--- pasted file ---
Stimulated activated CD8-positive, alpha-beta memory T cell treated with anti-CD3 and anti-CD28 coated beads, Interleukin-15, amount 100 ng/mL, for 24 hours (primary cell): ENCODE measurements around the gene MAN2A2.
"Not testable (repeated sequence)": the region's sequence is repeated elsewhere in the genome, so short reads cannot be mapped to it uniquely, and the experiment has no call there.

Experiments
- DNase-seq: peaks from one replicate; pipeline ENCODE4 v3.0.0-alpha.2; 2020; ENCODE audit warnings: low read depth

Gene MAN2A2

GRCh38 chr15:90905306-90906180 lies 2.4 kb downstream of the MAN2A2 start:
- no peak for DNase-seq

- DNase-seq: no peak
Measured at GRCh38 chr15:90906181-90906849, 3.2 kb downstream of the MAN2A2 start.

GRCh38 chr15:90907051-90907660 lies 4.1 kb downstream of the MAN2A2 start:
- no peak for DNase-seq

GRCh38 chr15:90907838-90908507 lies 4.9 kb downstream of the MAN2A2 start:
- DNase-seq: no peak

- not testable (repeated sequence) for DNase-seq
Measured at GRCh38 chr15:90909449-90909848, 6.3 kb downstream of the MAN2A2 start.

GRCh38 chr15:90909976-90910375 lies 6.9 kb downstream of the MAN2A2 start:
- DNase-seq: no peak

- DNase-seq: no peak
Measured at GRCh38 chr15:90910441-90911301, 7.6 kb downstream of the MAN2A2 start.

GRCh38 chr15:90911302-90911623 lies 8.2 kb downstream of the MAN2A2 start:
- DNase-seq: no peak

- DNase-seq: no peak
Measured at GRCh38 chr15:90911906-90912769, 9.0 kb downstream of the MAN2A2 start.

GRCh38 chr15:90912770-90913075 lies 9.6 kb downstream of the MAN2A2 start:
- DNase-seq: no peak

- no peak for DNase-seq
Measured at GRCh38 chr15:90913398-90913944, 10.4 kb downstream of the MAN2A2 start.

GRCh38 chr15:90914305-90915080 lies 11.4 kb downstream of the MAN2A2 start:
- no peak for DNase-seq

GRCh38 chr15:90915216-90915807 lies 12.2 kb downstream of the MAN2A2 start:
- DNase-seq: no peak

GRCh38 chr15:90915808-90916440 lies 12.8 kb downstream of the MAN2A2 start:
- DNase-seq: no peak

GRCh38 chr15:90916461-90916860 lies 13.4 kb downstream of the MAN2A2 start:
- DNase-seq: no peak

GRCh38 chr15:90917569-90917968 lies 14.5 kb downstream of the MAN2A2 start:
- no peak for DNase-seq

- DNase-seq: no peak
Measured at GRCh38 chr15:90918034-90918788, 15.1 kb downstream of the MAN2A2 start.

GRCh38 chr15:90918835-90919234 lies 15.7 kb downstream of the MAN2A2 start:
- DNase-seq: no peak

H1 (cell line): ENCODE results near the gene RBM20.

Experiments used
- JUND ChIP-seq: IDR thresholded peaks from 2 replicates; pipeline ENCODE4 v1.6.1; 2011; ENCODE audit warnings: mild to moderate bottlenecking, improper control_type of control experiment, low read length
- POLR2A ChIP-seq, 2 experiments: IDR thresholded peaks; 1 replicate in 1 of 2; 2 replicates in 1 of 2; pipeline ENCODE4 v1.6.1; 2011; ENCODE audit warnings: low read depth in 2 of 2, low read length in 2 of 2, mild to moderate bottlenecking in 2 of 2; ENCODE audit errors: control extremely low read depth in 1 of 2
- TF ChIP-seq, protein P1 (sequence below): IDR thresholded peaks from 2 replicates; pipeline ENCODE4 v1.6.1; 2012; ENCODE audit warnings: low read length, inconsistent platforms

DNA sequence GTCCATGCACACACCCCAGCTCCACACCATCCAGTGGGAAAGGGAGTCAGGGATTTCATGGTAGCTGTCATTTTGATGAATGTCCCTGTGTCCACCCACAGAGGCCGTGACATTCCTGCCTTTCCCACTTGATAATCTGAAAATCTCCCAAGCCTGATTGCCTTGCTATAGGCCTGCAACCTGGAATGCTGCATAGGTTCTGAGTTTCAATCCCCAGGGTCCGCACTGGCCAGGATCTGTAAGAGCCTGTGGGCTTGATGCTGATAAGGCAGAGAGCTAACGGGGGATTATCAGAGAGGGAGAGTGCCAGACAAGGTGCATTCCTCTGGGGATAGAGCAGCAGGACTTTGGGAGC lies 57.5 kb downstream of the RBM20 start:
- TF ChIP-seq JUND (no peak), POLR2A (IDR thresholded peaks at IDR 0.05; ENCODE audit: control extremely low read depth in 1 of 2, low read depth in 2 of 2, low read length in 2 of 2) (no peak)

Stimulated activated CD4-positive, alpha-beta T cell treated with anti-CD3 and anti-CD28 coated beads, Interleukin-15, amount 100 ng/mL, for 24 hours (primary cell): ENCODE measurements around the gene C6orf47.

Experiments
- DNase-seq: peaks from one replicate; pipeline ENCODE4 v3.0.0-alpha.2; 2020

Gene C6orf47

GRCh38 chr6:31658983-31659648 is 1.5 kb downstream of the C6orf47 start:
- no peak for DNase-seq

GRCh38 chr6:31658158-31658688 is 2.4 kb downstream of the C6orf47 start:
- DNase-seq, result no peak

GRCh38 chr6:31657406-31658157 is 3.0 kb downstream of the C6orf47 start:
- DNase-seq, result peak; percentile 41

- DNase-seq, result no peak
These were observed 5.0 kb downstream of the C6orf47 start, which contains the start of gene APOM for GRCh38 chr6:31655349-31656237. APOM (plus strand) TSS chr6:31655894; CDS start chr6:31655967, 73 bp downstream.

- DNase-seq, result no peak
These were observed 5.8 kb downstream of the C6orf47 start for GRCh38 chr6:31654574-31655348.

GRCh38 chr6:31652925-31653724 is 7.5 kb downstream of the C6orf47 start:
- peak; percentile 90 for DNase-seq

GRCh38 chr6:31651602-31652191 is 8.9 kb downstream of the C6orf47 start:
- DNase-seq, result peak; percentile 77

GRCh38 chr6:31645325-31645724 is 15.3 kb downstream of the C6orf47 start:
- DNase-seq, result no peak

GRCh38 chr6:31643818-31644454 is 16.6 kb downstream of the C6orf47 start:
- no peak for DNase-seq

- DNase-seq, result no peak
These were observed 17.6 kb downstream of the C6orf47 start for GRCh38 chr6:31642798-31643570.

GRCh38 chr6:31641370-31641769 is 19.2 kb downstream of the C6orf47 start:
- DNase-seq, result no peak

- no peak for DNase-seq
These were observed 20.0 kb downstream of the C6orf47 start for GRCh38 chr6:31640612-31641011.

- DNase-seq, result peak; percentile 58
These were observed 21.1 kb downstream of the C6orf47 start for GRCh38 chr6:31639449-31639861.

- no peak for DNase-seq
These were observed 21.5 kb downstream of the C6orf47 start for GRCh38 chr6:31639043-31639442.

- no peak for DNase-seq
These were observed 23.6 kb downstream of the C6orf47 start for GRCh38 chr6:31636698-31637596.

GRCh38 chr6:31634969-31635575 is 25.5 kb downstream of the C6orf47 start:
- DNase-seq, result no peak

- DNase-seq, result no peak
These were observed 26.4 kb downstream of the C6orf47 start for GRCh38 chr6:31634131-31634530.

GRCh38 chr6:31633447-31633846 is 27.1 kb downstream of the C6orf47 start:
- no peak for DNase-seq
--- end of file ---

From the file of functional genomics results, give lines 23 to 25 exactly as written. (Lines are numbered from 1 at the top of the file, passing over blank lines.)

Measured at GRCh38 chr15:90911906-90912769, 9.0 kb downstream of the MAN2A2 start.

GRCh38 chr15:90912770-90913075 lies 9.6 kb downstream of the MAN2A2 start:
- DNase-seq: no peak